Autism Spectrum Disorder

What is Autism Spectrum Disorder?

Autism spectrum disorder is a brain disorder that impairs a person's behavior and ability to communicate and interact with others. The condition can be mild to severe in how it presents in patients.  The mystery is unfolding as to what causes it. At The Whole Child Pediatrics, we work with children with autism often.

Diagnosis in children requires 2 key components that present themselves in early childhood: 

Social Interaction & Social Communication Problems

Children with this disorder have:

  • Trouble with speech, speech delay, or an inability to speak at all

  • Trouble relating to others

  • Trouble reading facial expressions

  • Trouble making eye contact

  • Aversion to touch

  • Trouble playing or interacting with others

  • Preference for playing alone

Limited Interest

Children with this disorder:

  • Tend to show intense interest in certain things, but show little interest in anything else.

  • Young children might over-focus on things that spin or shine and ignore everything else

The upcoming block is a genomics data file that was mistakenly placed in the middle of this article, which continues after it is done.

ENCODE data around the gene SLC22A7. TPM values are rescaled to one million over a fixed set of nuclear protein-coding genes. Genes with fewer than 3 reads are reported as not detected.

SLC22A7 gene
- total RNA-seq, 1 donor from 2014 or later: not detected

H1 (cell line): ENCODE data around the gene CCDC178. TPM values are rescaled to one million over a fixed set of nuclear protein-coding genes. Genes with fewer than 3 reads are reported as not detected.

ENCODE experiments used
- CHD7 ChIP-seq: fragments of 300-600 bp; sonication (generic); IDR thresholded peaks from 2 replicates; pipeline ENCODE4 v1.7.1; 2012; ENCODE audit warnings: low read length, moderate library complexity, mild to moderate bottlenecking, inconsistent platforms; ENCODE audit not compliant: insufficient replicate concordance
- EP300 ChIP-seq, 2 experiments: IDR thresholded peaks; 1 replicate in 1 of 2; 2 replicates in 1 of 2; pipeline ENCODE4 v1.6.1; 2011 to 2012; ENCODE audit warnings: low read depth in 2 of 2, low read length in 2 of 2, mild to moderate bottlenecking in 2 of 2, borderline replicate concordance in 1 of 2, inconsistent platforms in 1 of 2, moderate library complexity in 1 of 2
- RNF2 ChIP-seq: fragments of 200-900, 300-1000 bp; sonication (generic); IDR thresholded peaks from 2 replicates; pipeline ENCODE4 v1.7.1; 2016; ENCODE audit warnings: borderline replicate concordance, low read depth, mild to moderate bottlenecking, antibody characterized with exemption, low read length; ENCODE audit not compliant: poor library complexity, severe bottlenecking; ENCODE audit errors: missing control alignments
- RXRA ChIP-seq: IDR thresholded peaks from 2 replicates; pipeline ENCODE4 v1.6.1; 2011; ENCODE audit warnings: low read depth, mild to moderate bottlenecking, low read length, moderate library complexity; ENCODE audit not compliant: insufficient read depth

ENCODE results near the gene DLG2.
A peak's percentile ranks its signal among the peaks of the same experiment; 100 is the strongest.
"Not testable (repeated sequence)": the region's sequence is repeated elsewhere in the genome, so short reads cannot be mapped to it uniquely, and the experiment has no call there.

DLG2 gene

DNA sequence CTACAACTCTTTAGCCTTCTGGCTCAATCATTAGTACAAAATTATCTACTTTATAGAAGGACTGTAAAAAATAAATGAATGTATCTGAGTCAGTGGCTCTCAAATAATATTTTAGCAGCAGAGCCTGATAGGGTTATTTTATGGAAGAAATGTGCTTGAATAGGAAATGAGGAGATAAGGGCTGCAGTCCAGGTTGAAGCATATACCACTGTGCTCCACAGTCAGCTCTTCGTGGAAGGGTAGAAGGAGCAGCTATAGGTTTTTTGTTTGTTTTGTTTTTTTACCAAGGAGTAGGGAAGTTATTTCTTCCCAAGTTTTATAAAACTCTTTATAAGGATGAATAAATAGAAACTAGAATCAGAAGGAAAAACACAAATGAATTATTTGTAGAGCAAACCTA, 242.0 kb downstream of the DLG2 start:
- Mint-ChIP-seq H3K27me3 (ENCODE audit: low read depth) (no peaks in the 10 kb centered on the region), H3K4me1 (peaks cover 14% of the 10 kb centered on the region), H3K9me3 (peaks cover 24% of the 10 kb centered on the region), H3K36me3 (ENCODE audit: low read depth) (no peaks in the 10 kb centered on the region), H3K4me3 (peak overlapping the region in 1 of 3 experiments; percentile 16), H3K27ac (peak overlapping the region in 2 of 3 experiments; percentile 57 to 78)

• Older children might obsess on certain topics such as weather, numbers, sports, etc.

  • Children also may have to have certain rituals that they faithfully follow (such as eating foods in a certain order, taking the same path from one place to another, lining toys up in a certain order, etc.)


(This list of symptoms is from an UpToDate article published in 2016)


A child with Autism Spectrum Disorder might also:

  • Not point at objects to show interest

  • Not look at objects when another person points at them

  • Have trouble relating to others or not have an interest in other people at all

  • Avoid eye contact and want to be alone

  • Have trouble understanding other people's feelings or talking about their own feelings

  • Prefer not to be held or cuddled or might cuddle only when they want to

  • Appear to be unaware when other people talk to them but respond to other sounds

  • Be very interested in people, but not know how to talk, play or relate to them

  • Repeat or echo words or phrases said to them, or repeat words or phrases in place of normal language (echolalia)

  • Have trouble expressing their needs using typical words or motions

  • Not play "pretend" games (such as feeding a doll)

  • Repeat actions over and over again

  • Have trouble adapting to changes in routine

  • Have unusual reactions to the way things smell, taste, look, feel or sound

  • Lose skills they once had (for instance, stop saying words they used to say)